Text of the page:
By Jay Jaffa
On paper, at least, Chelsea cruised to a 4-0 win away at Nordsjaelland on Tuesday night, but the scoreline masked a spell of pressure that the European champions owed a debt of gratitude to Petr Cech for repelling – and not for the first time in his illustrious time at the club.
At Farum Park, with the home side trailing 1-0, Nicolai Stockholm and Joshua John tested the Czech shot-stopper. The first two efforts were comfortable for Cech but the third had him scrambling to his left and clawing a curling, dipping effort from John out of the top corner. In short, it was a world-class save.
On Saturday at the Emirates Stadium, with his team leading 2-1, Cech tipped another goalbound effort, this time a Lukas Podolski header, out of the furthest reaches of his net. He had no right to deny the German an equalising goal, just as he had no right to prevent Nordsjaelland pulling level on Tuesday.
Perhaps it is no surprise to see Cech in such convincing form. He has, after all, been a mainstay of the Chelsea machine and has done this for eight years – we have grown accustomed to his excellence.
Add his inspirational Champions League displays en route to capturing the game's greatest prize and you have a No.1 in full flow. He is confident, assured and the foundation on which Chelsea are now built.
For, over this summer, the club has undergone major surgery. Gone – or at the least, marginalised – are many of the old guard as the club look to smooth the transition from old to new.
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Oscar and Eden Hazard joined Juan Mata to provide an attacking trio brimming with skill and invention, easing the gradual decline and worth of Frank Lampard. The goals his career was noted for should be spread evenly across the board and indeed cover the malaise Fernando Torres is suffering.
At the back David Luiz and Gary Cahill look primed to strike up an understanding able to cushion the weight of John Terry's eventual retirement. Even at left-back, Ryan Bertrand already looks the natural heir to Ashley Cole.
It seems strange to talk of Cech as part of the 'old guard' at Chelsea but in many ways he is. Of the starting XI in Denmark, only Cole and Lampard are older and Cech is very much one of the senior pros in Roberto Di Matteo's squad.
Signed from Rennes in 2004 for £7 million, the then-22-year-old dislodged Carlo Cudicini, a terrace favourite, and embarked on a debut campaign that leaked just 15 league goals.
Even now, aged 30, he remains relatively young in a goalkeeping context. The agility is certainly still there and remains remarkable for a man of such stature, while his footwork is trusty.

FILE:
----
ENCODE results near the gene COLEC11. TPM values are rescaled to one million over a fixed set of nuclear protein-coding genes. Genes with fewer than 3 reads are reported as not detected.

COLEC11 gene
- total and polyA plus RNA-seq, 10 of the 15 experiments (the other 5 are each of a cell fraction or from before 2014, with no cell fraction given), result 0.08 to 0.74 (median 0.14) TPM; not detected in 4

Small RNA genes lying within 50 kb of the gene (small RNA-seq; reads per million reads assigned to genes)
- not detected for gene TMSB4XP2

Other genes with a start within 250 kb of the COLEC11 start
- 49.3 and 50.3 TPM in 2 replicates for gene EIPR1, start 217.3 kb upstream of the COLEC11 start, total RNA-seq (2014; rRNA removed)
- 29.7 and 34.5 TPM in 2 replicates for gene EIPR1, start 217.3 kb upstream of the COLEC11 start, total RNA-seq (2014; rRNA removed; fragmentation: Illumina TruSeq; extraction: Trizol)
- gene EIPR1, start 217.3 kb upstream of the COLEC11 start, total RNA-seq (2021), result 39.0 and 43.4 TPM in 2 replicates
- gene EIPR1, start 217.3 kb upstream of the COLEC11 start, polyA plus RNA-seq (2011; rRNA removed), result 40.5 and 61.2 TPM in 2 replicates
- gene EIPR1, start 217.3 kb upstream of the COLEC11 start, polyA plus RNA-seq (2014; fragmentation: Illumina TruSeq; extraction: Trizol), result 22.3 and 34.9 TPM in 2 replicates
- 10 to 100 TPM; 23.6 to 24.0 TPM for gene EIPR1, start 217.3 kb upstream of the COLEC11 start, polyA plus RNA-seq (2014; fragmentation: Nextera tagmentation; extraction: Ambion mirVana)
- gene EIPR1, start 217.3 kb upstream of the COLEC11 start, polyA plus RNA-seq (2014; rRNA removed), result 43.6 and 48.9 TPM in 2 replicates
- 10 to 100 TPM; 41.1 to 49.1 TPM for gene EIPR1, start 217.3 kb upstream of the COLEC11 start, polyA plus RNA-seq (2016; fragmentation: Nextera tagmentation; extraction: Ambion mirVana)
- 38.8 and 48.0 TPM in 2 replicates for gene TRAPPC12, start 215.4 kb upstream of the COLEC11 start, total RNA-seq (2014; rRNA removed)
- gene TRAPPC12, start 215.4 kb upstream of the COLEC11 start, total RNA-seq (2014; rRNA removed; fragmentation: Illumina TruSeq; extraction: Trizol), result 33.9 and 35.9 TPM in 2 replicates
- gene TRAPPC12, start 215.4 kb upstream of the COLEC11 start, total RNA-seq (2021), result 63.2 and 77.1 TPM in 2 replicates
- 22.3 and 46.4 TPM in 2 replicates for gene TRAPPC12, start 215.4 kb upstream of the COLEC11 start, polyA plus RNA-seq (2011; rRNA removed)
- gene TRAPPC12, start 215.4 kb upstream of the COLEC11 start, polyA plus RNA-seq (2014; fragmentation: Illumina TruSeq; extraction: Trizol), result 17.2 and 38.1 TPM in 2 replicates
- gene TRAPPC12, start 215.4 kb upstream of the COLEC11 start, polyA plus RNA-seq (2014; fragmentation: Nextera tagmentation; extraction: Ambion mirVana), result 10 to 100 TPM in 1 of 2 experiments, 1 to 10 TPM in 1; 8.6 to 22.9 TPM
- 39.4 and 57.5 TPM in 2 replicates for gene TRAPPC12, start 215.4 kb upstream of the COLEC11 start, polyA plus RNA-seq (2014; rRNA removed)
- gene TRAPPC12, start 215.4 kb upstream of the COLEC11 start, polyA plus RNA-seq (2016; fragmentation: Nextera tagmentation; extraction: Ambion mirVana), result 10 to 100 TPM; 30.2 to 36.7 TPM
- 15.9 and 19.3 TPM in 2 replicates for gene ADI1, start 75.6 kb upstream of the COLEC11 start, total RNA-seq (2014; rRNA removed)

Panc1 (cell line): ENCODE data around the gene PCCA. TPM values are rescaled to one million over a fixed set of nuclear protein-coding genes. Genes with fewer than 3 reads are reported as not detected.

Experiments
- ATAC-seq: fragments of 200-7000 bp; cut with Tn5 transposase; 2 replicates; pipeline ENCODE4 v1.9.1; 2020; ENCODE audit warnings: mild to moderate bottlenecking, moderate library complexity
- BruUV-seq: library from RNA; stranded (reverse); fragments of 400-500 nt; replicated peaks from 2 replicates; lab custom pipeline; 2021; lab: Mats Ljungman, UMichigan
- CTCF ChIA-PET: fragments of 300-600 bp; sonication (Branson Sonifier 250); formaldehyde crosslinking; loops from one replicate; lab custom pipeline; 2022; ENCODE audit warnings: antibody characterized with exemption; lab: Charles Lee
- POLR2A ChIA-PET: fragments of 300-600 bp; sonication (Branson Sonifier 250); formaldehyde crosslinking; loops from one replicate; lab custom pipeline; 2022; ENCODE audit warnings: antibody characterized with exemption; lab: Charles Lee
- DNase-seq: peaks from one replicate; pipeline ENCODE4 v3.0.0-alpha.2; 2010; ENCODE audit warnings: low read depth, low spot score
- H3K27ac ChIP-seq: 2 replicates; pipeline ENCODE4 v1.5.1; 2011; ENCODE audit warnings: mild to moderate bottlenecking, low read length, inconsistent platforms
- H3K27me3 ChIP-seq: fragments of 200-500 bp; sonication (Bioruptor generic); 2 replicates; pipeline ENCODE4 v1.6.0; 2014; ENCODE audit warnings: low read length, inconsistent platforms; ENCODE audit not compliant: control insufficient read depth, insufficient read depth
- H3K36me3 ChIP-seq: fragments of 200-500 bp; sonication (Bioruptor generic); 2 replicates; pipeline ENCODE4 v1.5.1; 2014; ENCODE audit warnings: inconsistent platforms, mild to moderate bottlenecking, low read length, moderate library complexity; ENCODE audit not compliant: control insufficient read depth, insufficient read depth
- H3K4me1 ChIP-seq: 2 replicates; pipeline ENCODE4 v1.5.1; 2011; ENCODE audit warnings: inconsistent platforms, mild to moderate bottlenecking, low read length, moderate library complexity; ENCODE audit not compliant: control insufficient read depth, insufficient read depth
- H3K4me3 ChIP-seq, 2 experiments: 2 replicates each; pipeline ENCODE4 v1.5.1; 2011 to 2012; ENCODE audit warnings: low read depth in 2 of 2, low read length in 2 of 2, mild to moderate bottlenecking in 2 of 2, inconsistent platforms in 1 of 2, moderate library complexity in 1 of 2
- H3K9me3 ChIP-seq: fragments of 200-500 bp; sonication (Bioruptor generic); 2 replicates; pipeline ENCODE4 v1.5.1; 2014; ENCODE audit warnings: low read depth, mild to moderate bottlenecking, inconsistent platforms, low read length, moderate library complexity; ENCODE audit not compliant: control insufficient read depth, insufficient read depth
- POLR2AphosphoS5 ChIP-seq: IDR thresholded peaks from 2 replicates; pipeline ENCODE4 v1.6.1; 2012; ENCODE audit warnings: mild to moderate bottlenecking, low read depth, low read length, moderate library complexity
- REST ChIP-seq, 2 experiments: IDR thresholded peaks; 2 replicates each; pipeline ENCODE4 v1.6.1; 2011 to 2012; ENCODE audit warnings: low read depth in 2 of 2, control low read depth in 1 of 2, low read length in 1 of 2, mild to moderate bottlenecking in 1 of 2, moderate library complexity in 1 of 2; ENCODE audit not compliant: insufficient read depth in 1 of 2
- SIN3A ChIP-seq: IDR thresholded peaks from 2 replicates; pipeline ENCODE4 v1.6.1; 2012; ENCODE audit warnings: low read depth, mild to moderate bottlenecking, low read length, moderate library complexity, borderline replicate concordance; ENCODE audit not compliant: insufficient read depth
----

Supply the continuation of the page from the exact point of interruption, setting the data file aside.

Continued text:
He is vocal and commands his penalty box better than the majority of Europe's keepers – arguably the most important facet of a modern day keeper, once you get past the requisite shot-stopping ability.
He is not without his flaws though: An inexplicable handling error under pressure from his own Czech Republic team-mate at Euro 2012 handed Greece a way back into their group game, whilst a similar mistake at Wigan last season cost his side two points. There were parallels with both goals – each time Cech was called to gather a low cross in among a scrum of bodies – an understandable mental scar borne from the skull fracture he sustained at Reading in October 2006 prevented him averting the danger.
It took Cech a long time to recover from that horrific injury and his confidence was noticeably shaken. The broken nose he received against Blackburn in late 2011 preceded another dip in form and this points to an entirely expected fragility in his make-up.
But taking the whole package leaves Chelsea with a dependable goalkeeper capable of making saves very few can and although his form dipped in the last couple of years, he was invigorated by the backs-to-the-wall journey through Europe in 2011-12. He has recaptured the poise last seen in the Jose Mourinho years at Stamford Bridge – the days of going 1025 minutes without conceding a goal.
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It would be remiss not to cast a glance to Atletico Madrid's on loan Belgian goalkeeper Thibaut Courtois given the topic of goalkeeping replacements. The 20-year-old looks a carbon copy of Cech with his almost skeletal gait and has racked up an impressive CV in his year and a bit in the Spanish capital.
Winning the Europa League provided Courtois with a fateful meeting with Chelsea in the European Super Cup – a one-off game that he impressed in as Atletico demolished the new-look Blues 4-1 in Monaco.
Whether he will be ready to press Cech for the No.1 shirt remains to be seen, though the current occupier of the gloves at Stamford Bridge has been effusive in his praise for his understudy: “If you look around Europe and you look at the goalkeepers with top quality that you would expect for a Premier League team, then there are not many as talented as Thibaut is. He is one of the best talents in European football.”
The threat to his position will grow as Courtois ages but the biggest danger lies in the hands of Di Matteo. History has taught us that replacing a goalkeeper is both the most important and difficult problem a manager must solve.
It took Sir Alex Ferguson six years to finally replace Peter Schmeichel and you could argue Arsene Wenger has never found David Seaman's successor. Everyone associated with Chelsea will hope for a seamless transition when Cech's time runs out.
But he is a stalwart. A veteran at 30, with 378 appearances to his name and 95 international caps. He signed a new four-year deal in the summer and already holds the club record for appearances made by a foreign player.
It will inevitably be a formidable task to replace him when he does end his association with the club, but for now, Chelsea will be delighted to retain this valued member of the old guard.
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